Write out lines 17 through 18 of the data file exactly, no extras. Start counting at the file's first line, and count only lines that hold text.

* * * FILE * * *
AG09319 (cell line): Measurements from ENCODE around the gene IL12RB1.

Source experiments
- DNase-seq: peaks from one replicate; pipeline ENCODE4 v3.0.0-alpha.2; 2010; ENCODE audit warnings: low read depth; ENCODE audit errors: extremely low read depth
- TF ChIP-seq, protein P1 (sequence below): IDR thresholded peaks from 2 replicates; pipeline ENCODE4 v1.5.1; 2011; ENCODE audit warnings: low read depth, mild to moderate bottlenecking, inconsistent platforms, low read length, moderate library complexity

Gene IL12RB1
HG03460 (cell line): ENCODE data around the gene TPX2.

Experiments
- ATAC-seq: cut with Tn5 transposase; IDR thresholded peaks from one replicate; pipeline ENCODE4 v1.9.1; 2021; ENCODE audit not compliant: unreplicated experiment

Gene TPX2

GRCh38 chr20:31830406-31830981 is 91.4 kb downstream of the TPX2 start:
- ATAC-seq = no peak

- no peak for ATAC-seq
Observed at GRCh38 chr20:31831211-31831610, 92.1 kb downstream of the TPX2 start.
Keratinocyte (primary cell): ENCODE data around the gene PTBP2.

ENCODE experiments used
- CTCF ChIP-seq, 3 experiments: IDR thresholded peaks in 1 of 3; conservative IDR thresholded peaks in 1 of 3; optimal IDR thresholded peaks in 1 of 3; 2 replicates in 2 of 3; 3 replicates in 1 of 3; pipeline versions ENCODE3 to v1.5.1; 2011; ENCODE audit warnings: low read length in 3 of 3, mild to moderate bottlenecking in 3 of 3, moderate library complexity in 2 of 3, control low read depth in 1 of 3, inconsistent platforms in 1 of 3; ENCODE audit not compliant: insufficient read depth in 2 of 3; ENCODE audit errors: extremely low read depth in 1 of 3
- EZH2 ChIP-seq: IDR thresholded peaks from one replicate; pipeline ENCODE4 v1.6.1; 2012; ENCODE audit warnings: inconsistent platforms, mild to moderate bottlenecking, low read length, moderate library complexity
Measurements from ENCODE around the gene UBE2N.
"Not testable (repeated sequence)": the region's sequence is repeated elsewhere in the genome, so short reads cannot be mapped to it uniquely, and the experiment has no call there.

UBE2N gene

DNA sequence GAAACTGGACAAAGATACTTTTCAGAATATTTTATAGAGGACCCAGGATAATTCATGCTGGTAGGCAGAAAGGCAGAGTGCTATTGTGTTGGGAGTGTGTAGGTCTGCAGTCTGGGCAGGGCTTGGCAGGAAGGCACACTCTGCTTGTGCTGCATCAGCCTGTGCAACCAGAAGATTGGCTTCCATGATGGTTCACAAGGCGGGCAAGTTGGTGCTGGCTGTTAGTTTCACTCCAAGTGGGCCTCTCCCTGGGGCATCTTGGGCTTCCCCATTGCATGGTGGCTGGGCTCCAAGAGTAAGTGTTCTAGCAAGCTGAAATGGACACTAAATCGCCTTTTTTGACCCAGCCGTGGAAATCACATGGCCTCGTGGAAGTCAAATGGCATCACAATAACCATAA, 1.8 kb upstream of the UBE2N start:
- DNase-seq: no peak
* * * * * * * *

- EZH2 ChIP-seq: IDR thresholded peaks from one replicate; pipeline ENCODE4 v1.6.1; 2012; ENCODE audit warnings: inconsistent platforms, mild to moderate bottlenecking, low read length, moderate library complexity
Measurements from ENCODE around the gene UBE2N.